After her arrival, Liu Li realized that the area was full of facilities set up for Chinese women like herself. On the limited occasions when Liu Li goes to the Punete Hill Mall near her birthing center - the facility limits walks outside its premises to three per week, each time for about three hours - Liu Li bumps into lots of pregnant Chinese women. Birthing centers such as Liu Li's, which are mostly situated in America's beautiful west coastal areas, operate without a business license, and try to be as discreet as possible. In April, a number of illegally converted maternity centers in Los Angeles were discovered and shut down, which makes Liu Li very nervous. (See: "China Stamps Out Democracy Protests")
Incompatible nationalities
Going to the United States to give birth and taking a foreign born child back to China usually proves relatively easy. The difficult part starts only later, as Song Jingwen is starting to understand. Because her son has a U.S. passport, the law does not allow him to be registered in his mother's local area, which means that he will not be automatically admitted to Chinese schools. Song will have to register him as a foreigner, and pay an extra fee. His access to education and health care also faces a lot of constraints.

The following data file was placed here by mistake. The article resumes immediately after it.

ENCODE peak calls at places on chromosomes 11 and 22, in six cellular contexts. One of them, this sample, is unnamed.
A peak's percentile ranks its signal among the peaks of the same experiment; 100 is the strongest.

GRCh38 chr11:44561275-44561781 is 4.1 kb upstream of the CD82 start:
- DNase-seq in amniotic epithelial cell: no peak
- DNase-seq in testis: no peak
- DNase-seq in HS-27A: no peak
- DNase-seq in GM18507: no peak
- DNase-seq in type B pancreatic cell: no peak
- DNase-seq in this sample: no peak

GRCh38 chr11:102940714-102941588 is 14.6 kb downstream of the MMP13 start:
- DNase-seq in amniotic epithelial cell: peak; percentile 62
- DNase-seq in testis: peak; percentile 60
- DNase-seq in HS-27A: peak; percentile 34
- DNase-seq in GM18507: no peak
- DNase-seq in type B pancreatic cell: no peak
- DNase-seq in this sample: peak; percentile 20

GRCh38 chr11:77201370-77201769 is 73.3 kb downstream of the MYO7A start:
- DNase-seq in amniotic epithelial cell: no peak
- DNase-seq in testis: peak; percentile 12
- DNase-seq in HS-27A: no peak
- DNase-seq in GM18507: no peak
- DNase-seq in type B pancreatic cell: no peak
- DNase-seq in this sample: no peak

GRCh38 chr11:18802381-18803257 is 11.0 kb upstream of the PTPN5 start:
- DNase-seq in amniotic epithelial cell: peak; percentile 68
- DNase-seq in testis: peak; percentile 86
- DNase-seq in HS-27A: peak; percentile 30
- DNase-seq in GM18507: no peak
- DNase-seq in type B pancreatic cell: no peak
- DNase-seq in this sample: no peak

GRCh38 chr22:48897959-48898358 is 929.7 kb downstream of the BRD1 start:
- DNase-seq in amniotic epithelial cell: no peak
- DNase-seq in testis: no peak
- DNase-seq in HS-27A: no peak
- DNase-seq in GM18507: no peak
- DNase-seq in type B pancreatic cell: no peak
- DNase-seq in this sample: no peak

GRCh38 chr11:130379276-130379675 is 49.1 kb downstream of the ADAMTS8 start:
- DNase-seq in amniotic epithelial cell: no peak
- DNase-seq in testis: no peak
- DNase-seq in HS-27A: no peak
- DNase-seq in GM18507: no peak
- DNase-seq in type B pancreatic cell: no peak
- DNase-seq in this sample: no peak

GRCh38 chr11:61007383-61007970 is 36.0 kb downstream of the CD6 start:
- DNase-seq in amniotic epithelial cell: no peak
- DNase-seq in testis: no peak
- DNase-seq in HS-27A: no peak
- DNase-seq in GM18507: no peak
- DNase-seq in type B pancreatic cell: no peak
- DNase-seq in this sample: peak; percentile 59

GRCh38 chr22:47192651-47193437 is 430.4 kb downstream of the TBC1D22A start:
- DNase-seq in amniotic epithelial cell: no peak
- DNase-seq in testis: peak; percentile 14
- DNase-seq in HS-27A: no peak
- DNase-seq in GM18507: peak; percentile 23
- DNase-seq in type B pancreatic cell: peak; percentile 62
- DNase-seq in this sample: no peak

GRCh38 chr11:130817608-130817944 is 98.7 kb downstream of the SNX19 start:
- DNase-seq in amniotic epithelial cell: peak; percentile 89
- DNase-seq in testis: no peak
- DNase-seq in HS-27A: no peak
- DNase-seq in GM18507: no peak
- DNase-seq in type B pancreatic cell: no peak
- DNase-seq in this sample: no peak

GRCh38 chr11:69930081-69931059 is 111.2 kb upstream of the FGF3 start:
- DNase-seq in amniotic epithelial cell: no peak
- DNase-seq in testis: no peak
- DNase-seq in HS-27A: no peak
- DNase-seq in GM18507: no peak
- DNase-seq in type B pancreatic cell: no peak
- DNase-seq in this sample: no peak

"Some parents obtain fake birth certificates for their children, or cheat the Chinese Embassy to get them Chinese passports. But then they can't get visas or go abroad," Song explains. She is still hesitating on what to do next. If Song gets her son a fake hukou (the Chinese registration system), which would make it easier for him to go to a local school, she fears that all the efforts she has made up to now could be in vain.
A few years ago, Zhao Yong easily obtained a Shanghai hukou for his American born child. "Every time we want to go to the States, we have to get the Hongkong-Macao permit to go though Chinese customs, go to Hong Kong, then fly to the United States and enter the country with the American passport," Zhao Yong says. "The trip is a little bit complicated, but if we fly directly from Shanghai to the States, we won't be able to hide the truth."
Under Chinese law, double nationality is prohibited. According to the American Embassy, once a child has obtained a Chinese hukou, he is considered to have given up his American nationality. The United States is not the only country with strict regulations. A child born in Hong Kong doesn't get the Hong Kong resident identity card right away, but has to go back to Hong Kong regularly - every year or two until he is 18 - in order to register as a "returned resident," and keep his nationality.